Marlborough rules

Marlborough is clearly this country’s Sauvignon Blanc capital although other regions have proved capable of making excellent wines from the variety. I tasted a wide range of wines from many regions. My top ten wines (featured below) are from Marlborough – a not unexpected result.

What are the characteristics that make Marlborough Sauvignon Blanc this country’s and arguably the world’s best wine from the variety?

Marlborough Sauvignon Blanc is more pungently fruity that wines from other regions and countries. Untwist the cap on a young bottle of good Marlborough Sauvignon Blanc and you’re likely to get an instant preview before you’ve poured the wine. It’s so exuberantly aromatic the wine’s aroma fills the room whenever I taste a line-up of young samples.

The flavour profile of Marlborough Sauvignon Blanc can vary from delicate passion fruit and currant bud to big, bold and grassy, although most examples are a combination of passion fruit and grassy characters. Scientists have analysed the gooseberry flavour often found in young Marlborough Sauvignon Blanc and, guess what, it’s exactly the same as the flavour compound that makes gooseberries taste like gooseberries. The difference between gooseberries and young Sauvignon Blanc is that gooseberries only taste like gooseberries while young Sauvignon Blanc has an array of other aromas.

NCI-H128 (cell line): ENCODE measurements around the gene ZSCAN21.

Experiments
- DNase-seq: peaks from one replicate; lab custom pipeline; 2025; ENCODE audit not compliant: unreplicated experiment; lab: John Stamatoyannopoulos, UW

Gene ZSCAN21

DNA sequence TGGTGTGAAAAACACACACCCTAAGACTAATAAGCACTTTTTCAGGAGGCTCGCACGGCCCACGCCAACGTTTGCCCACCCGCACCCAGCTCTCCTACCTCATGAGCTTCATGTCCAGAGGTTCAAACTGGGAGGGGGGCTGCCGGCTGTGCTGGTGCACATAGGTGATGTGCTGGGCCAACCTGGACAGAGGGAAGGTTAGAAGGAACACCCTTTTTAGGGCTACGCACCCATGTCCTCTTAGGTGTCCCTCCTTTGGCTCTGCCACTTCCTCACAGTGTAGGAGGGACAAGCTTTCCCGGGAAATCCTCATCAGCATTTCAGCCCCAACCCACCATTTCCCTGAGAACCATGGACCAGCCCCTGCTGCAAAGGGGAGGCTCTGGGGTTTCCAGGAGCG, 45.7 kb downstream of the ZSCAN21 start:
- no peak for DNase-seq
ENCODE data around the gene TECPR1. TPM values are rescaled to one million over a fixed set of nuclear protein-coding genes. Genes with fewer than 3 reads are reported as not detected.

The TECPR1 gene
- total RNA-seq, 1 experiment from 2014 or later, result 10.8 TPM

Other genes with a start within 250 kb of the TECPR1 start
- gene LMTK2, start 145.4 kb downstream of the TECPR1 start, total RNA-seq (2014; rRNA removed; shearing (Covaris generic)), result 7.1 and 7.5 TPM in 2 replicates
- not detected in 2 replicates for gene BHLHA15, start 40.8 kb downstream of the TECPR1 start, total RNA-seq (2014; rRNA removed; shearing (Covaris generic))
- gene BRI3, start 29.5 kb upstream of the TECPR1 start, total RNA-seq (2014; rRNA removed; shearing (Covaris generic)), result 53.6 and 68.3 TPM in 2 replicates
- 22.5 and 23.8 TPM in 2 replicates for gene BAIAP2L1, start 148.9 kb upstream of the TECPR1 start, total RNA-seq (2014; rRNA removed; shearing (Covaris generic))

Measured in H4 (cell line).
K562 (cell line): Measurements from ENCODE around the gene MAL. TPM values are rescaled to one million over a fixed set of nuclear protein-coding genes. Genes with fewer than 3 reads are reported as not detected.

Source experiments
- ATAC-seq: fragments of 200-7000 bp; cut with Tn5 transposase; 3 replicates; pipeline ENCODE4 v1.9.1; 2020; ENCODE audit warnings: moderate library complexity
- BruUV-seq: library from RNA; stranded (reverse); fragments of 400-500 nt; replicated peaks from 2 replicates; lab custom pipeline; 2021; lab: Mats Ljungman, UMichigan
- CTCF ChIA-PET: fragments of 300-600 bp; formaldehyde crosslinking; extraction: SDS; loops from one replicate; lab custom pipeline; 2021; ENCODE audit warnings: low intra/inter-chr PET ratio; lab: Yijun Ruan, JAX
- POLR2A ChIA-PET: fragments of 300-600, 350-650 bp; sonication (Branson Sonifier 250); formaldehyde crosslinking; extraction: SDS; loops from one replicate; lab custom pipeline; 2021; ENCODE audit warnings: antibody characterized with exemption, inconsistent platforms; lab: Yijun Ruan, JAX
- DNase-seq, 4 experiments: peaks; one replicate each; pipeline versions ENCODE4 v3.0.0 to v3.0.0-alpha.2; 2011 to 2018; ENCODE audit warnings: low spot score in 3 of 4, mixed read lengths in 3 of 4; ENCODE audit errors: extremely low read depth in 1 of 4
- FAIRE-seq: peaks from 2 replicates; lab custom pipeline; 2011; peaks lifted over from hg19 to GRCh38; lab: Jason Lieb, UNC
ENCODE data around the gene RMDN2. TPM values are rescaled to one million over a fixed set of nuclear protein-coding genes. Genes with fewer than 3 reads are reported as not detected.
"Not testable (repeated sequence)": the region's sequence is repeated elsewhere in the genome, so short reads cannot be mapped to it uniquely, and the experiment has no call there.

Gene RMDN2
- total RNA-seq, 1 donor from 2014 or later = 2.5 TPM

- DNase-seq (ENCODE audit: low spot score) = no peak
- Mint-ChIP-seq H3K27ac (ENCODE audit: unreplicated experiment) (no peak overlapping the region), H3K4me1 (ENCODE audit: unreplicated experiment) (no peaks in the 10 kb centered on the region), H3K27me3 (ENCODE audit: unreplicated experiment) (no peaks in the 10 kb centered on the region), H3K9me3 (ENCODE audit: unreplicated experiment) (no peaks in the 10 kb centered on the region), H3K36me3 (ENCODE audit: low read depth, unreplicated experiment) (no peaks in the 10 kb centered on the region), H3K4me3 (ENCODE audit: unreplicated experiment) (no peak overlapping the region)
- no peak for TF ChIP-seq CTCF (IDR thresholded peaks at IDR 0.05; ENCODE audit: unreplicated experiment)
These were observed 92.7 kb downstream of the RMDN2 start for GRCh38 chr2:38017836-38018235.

Sauvignon Blanc is mostly dry although winemakers sometimes leave a small amount of residual sugar to balance the variety’s often tangy acidity. The result is typically “dry-ish” rather than being noticeably sweet.

Variety adds spice

There are a surprising range of Sauvignon styles made within Marlborough. Wines made from grapes grown in the Awatere Valley, for example, tend to be grassier than those from the Wairau Valley. Vavasour 2009 Sauvignon Blanc (tastings) is a good example of the Awatere style.

An increasing number of winemakers are fermenting Sauvignon Blanc in oak barrels to produce wines that tend to be fuller, richer and more complex. Cloudy Bay Te Koko (tastings) and Dog Point Section 94 (tastings) are two excellent examples (neither wine was included in my tasting).